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    ABSTRACT: Background The patterns of health service use by rural and remote residents are poorly understood and under-represented in national surveys. This paper examines professional and non-professional service use for mental health problems in rural and remote communities in Australia. Methods A stratified random sample of adults was drawn from non-metropolitan regions of New South Wales, Australia as part of a longitudinal population-based cohort. One-quarter (27.7%) of the respondents were from remote or very remote regions. The socio-demographic, health status and service utilization (professional and non-professional) characteristics of 2150 community dwelling residents are described. Hierarchical logistic regressions were used to identify cross-sectional associations between socio-demographic, health status and professional and non-professional health service utilization variables. Results The overall rate of professional contacts for mental health problems during the previous 12 months (17%) in this rural population exceeded the national rate (11.9%). Rates for psychologists and psychiatrists were similar but rates for GPs were higher (12% vs. 8.1%). Non-professional contact rates were 12%. Higher levels of help seeking were associated with the absence of a partner, poorer finances, severity of mental health problems, and higher levels of adversity. Remoteness was associated with lower utilization of non-professional support. A Provisional Service Need Index was devised, and it demonstrated a broad dose–response relationship between severity of mental health problems and the likelihood of seeking any professional or non-professional help. Nevertheless, 47% of those with estimated high service need had no contact with professional services. Conclusions An examination of self-reported patterns of professional and non-professional service use for mental health problems in a rural community cohort revealed relatively higher rates of general practitioner attendance for such problems compared with data from metropolitan centres. Using a measure of Provisional Service Need those with greater needs were more likely to access specialist services, even in remote regions, although a substantial proportion of those with the highest service need sought no professional help. Geographic and financial barriers to service use were identified and perception of service adequacy was relatively low, especially among those with the highest levels of distress and greatest adversity.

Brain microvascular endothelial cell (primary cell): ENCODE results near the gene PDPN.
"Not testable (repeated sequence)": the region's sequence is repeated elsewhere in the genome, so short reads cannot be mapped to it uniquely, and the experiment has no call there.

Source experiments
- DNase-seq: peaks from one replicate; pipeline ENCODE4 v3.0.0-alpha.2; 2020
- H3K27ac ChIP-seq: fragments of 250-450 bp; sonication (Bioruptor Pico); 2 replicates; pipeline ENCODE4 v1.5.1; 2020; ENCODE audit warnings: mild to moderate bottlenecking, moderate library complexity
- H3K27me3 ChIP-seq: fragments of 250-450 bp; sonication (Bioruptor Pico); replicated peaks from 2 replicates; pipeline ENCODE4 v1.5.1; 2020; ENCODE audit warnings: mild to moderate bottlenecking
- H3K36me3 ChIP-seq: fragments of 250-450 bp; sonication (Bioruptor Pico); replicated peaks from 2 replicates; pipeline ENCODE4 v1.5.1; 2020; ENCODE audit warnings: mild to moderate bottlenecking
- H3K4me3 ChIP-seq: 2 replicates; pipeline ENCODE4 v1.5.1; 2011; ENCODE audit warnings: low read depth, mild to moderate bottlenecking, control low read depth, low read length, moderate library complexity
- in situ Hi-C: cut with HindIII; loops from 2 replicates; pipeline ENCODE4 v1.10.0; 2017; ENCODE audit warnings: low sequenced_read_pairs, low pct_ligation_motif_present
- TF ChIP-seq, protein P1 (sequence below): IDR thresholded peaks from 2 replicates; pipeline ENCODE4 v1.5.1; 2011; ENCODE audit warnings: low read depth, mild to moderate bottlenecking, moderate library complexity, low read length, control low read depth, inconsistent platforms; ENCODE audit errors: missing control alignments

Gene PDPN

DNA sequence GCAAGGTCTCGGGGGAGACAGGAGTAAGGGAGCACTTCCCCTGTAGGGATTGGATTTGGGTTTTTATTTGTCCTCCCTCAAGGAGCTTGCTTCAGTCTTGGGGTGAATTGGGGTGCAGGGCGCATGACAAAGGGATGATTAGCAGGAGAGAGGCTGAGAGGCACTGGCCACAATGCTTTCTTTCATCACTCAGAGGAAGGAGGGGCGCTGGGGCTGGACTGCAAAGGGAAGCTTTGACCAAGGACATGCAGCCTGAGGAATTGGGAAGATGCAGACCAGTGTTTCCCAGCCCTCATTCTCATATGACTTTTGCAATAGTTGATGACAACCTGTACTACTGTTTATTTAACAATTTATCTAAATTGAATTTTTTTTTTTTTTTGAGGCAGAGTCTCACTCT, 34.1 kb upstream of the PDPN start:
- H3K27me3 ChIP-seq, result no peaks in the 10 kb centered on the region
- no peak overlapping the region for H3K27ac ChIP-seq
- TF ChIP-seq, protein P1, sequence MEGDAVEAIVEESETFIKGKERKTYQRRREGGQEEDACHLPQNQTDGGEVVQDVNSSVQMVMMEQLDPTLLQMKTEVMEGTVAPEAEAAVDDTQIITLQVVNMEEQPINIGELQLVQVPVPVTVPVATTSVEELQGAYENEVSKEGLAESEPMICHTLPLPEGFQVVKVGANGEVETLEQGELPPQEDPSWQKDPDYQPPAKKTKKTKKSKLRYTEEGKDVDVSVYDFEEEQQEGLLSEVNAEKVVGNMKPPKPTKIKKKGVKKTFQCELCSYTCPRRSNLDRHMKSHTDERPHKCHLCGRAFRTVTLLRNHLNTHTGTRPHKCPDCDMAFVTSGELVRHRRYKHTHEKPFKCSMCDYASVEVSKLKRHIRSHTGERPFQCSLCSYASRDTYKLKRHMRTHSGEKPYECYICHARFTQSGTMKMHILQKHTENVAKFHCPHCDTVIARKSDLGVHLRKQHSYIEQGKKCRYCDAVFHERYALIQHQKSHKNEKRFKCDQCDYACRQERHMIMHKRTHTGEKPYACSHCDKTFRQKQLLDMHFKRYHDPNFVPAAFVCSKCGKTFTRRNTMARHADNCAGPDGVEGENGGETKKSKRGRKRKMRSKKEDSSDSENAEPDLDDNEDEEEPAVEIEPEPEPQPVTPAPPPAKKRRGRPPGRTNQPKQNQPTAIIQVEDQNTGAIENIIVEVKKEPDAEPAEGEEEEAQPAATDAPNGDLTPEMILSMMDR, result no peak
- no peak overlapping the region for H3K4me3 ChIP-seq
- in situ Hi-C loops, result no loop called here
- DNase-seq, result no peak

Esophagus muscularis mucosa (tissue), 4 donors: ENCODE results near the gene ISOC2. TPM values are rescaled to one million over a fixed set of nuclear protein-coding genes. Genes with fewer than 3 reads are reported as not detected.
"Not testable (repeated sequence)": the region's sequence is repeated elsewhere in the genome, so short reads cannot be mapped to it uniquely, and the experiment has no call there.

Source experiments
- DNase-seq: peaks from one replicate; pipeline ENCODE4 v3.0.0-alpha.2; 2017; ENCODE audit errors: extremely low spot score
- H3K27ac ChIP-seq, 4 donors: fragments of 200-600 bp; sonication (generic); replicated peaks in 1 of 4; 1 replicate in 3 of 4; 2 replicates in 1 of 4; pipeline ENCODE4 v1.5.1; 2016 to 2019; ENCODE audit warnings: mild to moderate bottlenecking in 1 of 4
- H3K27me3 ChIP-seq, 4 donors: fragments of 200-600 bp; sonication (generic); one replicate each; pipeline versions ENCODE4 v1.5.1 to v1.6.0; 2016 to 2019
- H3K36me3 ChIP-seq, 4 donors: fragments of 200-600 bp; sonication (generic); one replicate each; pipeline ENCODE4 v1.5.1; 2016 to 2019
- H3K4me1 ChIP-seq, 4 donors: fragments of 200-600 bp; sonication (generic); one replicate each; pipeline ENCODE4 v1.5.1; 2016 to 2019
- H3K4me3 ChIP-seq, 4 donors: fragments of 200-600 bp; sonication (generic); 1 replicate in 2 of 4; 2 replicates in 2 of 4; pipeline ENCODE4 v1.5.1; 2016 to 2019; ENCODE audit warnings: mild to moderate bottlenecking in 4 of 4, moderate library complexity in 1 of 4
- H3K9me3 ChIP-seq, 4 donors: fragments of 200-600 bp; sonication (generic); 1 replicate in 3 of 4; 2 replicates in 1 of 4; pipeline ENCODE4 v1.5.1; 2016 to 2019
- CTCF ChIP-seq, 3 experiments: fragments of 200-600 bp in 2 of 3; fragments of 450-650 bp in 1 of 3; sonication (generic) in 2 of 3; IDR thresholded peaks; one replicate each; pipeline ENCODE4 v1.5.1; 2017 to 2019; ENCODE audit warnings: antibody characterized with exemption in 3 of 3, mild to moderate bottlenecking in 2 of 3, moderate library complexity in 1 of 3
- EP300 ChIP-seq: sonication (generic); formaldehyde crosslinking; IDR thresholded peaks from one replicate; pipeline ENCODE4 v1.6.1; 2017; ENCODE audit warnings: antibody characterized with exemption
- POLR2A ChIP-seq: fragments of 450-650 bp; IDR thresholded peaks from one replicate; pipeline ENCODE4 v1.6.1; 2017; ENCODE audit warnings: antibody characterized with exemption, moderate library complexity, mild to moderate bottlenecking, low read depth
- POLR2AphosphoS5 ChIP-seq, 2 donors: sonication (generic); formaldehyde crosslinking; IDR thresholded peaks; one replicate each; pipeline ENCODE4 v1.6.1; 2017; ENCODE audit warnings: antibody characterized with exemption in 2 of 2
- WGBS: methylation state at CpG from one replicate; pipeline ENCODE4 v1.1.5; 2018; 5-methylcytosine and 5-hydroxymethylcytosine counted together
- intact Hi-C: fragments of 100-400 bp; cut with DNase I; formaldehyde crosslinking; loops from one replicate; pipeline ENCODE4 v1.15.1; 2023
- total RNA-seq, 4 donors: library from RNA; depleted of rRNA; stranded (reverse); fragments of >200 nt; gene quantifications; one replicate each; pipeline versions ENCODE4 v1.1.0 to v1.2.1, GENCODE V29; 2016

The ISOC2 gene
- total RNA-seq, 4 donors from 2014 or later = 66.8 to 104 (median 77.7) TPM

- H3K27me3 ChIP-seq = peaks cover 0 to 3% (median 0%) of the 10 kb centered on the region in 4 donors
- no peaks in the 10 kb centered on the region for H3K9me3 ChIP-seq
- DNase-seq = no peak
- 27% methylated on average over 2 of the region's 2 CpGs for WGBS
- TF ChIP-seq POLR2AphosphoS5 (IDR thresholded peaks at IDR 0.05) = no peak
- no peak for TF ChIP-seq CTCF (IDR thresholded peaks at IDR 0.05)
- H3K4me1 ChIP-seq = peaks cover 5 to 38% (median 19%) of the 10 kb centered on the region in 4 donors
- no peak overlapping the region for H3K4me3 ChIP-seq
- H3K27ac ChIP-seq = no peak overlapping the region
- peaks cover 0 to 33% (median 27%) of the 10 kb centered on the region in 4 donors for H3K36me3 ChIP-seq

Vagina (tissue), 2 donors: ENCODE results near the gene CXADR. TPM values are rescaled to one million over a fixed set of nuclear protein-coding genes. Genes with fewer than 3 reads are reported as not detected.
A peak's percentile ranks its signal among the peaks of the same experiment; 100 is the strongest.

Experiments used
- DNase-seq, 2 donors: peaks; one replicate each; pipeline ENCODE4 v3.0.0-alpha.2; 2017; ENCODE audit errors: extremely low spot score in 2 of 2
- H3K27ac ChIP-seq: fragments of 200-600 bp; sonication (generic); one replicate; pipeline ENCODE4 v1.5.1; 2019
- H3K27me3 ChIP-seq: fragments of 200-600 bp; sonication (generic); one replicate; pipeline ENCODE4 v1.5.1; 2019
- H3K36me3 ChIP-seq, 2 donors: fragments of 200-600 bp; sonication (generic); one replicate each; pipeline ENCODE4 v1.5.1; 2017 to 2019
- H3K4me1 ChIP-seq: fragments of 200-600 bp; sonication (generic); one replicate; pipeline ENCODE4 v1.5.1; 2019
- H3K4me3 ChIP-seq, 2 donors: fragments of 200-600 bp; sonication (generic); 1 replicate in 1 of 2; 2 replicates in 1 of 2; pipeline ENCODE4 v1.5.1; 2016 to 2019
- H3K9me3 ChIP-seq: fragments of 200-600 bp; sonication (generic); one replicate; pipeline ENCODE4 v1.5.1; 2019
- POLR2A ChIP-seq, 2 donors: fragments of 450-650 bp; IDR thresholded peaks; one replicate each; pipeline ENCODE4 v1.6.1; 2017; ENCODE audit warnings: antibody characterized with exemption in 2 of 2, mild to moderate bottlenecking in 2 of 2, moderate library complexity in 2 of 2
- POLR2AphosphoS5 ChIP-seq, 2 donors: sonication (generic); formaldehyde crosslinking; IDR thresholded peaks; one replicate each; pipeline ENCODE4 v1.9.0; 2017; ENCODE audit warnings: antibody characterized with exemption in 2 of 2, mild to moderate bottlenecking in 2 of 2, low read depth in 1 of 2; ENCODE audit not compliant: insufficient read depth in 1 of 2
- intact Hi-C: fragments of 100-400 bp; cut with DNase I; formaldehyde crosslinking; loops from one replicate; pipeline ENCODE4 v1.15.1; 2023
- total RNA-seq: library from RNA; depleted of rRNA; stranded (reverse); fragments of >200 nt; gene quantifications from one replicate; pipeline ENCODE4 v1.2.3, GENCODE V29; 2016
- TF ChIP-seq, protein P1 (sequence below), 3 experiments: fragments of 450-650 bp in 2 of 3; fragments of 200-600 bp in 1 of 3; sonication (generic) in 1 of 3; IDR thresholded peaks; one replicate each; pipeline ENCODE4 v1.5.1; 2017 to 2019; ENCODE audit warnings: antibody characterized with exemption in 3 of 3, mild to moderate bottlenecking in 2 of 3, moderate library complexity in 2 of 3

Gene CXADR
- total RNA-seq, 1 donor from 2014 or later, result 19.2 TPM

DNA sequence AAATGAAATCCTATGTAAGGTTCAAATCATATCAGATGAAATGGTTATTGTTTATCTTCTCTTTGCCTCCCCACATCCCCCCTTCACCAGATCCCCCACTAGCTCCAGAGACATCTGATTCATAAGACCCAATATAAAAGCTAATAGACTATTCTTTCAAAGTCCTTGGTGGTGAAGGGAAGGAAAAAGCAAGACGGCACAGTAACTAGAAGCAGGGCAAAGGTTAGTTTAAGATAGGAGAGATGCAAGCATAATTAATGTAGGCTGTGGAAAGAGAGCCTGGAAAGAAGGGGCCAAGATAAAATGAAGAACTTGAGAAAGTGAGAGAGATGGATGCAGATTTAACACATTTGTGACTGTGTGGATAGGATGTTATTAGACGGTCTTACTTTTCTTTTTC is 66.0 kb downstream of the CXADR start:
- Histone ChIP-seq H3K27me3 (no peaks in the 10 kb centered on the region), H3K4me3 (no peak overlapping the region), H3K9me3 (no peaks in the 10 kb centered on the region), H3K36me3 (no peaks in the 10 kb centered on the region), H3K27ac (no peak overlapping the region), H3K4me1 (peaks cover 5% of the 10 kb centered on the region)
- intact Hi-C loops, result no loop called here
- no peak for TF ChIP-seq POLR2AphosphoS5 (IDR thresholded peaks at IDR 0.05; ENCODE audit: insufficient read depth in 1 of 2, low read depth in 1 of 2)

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    ABSTRACT: In certain countries, it is not uncommon to turn to professionals outside the conventional health care system for psychological problems. As this situation is not well documented in Europe, we assessed use of nonconventional care for mental health in 6 European countries. A cross-sectional survey was conducted in representative samples of noninstitutionalized adults in 6 European countries. Participants (n = 8796) completed a survey, which included, among other items, the Composite International Diagnostic Interview 3.0 and in-depth questions about lifetime consultations for mental health problems. Among the respondents (n = 2928) who reported having already sought help in their lifetime for psychological problems (20.0%), 8.6% turned to complementary and alternative medicine (CAM) providers, such as chiropractors and herbalists, and a similar proportion (8.4%) to religious advisers such as ministers, priests, or rabbis. Only a small proportion (2.9%) consulted only these professionals for their problems. CAM providers were more frequently used in the Netherlands (13.5%) and Germany (9.4%), while religious advisers were more often consulted in Italy (12.6%) and Germany (11.6%). Multivariate analyses confirmed differences between countries and revealed that people turning to religious advisers tended to be older, foreign born, and with alcohol problems, whereas those consulting CAM providers were younger, wealthier, and more frequently depressed. In Europe, patients who turn to CAM therapists and those who seek help from religious advisers for psychological problems are not exactly the same. In addition, these professionals are not consulted frequently in most countries, and are almost always associated with more traditional follow-up when used.